Another city that serves as a pilgrimage of sorts for beer lovers, České Budějovice is famous for its namesake – Budvar lager. With brewing having been ingrained in the local psyche since the 13th century, it won’t surprise you to learn that it remains a huge part of life in the city. Beyond the local produce, expect to find a massive central square and a maze of winding roads stretching outwards. There might not be much to see in the outskirts, but for admirers of the craft of brewing České Budějovice is a must.
Bohemian Switzerland National Park
The Czech land of Bohemia (in which all of the above destinations are found) isn’t just about medieval cities and beer (not that we would mind if it was). There are a wealth of beautiful natural regions to see as well, with the Bohemian Switzerland National Park the pick of the lot. Despite the name, we’re still in the Czech Republic (it was named for two Swiss artists). The park is found along the shores of the Labe River and consists of sandstone formations, vast forests, gorges, and much more. Some of the best hiking in the country can be found here if you’re up for it.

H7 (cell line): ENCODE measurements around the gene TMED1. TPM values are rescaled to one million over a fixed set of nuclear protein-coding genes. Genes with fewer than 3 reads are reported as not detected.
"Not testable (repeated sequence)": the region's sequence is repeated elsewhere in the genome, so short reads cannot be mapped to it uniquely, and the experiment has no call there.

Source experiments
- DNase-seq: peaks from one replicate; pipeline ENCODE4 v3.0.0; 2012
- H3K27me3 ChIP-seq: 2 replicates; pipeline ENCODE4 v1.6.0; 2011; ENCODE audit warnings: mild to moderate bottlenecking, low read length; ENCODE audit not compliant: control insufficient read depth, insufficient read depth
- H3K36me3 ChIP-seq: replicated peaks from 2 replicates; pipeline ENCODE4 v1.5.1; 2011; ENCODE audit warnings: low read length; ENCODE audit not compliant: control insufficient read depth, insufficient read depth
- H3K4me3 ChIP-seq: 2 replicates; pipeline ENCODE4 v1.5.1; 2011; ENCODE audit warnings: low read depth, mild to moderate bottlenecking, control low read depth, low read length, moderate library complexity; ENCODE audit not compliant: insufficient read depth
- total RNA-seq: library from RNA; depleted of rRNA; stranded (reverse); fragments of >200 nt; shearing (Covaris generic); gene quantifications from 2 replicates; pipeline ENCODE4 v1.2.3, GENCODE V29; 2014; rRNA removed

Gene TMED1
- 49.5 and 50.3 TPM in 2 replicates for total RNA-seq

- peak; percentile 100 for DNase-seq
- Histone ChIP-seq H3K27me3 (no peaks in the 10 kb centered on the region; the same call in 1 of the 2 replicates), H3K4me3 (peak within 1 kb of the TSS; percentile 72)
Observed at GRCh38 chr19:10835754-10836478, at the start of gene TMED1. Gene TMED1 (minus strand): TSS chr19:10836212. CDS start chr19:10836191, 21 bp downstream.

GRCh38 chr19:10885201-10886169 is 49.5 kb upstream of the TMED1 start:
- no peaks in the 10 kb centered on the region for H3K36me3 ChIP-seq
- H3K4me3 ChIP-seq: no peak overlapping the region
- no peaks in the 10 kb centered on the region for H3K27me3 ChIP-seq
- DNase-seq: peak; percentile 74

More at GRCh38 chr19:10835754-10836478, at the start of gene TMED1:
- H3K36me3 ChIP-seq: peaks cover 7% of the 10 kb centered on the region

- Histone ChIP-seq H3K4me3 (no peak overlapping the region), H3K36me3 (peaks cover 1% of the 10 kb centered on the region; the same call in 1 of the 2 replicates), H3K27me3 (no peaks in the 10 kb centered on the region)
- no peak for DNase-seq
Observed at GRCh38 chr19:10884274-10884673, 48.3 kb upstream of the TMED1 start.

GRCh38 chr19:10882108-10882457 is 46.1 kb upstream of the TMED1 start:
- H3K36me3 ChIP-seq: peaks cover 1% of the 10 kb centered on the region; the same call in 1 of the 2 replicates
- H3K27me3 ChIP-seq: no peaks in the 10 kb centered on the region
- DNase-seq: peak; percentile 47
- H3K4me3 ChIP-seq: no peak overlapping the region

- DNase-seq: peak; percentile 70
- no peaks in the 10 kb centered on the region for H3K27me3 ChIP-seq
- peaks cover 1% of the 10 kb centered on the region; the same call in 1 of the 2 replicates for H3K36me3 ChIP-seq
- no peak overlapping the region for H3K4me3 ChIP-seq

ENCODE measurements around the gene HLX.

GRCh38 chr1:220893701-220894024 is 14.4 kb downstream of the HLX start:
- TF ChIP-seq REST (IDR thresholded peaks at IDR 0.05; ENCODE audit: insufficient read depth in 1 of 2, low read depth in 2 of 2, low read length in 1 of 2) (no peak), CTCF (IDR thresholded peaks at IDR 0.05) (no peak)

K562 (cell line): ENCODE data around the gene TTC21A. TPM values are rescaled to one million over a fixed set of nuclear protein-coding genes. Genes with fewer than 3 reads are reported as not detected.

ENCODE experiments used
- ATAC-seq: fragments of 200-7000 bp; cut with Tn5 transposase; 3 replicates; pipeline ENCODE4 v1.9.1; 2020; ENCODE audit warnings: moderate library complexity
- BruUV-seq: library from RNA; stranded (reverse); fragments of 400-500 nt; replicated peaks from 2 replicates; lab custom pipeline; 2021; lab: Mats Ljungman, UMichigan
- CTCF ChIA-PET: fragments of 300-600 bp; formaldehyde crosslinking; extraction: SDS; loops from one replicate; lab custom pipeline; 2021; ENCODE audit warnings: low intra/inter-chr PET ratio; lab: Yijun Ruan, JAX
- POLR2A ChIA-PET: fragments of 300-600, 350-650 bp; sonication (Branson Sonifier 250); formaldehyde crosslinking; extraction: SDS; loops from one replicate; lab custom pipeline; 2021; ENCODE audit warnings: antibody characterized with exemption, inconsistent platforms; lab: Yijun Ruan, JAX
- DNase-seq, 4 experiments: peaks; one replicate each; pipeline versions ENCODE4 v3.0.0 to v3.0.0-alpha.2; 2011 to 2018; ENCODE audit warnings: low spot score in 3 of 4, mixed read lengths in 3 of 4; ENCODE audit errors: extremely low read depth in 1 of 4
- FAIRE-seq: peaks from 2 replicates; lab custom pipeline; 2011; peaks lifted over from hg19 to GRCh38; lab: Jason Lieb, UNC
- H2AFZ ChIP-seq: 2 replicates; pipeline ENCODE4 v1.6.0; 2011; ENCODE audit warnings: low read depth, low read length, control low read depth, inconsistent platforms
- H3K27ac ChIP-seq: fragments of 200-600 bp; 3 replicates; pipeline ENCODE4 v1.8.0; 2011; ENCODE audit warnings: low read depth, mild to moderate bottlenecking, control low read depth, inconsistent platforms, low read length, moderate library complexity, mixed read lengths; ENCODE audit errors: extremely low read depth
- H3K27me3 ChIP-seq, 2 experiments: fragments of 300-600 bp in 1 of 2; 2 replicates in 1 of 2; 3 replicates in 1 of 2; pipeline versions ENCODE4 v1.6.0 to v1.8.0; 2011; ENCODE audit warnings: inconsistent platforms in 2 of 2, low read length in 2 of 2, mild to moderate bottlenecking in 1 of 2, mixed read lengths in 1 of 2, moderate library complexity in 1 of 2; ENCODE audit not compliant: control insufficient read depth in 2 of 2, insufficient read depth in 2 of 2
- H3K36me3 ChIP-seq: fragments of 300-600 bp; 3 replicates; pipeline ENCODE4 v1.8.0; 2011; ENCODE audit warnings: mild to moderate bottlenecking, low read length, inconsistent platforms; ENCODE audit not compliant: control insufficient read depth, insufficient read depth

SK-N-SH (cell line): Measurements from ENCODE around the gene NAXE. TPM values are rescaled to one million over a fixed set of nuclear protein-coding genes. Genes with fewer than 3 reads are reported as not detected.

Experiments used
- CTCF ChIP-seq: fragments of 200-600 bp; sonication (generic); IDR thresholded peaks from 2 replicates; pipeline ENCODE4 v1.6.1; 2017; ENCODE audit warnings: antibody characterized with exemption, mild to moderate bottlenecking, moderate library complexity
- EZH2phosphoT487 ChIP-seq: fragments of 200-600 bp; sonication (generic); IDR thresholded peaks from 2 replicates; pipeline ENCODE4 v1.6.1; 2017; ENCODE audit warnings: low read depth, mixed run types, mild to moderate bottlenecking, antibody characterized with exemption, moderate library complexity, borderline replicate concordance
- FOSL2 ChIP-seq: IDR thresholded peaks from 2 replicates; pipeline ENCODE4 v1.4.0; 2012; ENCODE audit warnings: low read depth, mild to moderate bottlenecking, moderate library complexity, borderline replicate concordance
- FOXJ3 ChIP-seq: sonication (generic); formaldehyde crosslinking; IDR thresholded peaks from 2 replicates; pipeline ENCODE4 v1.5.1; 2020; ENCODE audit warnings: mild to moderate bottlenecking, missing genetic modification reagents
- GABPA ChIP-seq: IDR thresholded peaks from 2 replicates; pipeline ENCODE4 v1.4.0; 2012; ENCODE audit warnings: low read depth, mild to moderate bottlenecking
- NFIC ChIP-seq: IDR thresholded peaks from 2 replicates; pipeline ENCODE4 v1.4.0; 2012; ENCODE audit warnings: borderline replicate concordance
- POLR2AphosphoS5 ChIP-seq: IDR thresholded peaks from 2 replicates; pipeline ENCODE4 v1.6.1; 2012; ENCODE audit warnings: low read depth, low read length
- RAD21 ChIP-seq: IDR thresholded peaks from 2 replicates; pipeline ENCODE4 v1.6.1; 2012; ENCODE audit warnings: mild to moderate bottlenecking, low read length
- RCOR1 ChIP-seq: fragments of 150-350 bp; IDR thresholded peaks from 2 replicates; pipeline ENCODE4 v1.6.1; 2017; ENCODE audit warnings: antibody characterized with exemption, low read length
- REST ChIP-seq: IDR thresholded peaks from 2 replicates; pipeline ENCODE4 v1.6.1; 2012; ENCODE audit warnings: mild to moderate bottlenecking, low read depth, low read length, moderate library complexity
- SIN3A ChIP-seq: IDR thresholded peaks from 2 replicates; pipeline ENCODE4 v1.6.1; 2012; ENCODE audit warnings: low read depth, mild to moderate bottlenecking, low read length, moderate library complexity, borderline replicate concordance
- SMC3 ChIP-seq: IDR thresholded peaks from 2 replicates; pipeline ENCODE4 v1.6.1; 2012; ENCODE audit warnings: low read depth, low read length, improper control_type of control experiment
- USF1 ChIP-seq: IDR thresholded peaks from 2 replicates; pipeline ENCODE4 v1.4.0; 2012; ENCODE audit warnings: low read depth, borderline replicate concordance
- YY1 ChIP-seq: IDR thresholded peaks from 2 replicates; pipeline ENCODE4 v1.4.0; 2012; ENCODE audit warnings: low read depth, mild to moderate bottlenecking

Now that we’ve gotten our fill of Bohemia, we can move on to one of the other well known Czech lands – Moravia. The capital of this eastern land is Brno, a fairly large city chocked full of classical architecture (including a great hilltop castle), museums, and of course a main square in the centre of it all. Despite this, there are other cities in Moravia that do the whole ‘medieval city’ thing better but Brno remains the centre of life in this unique region.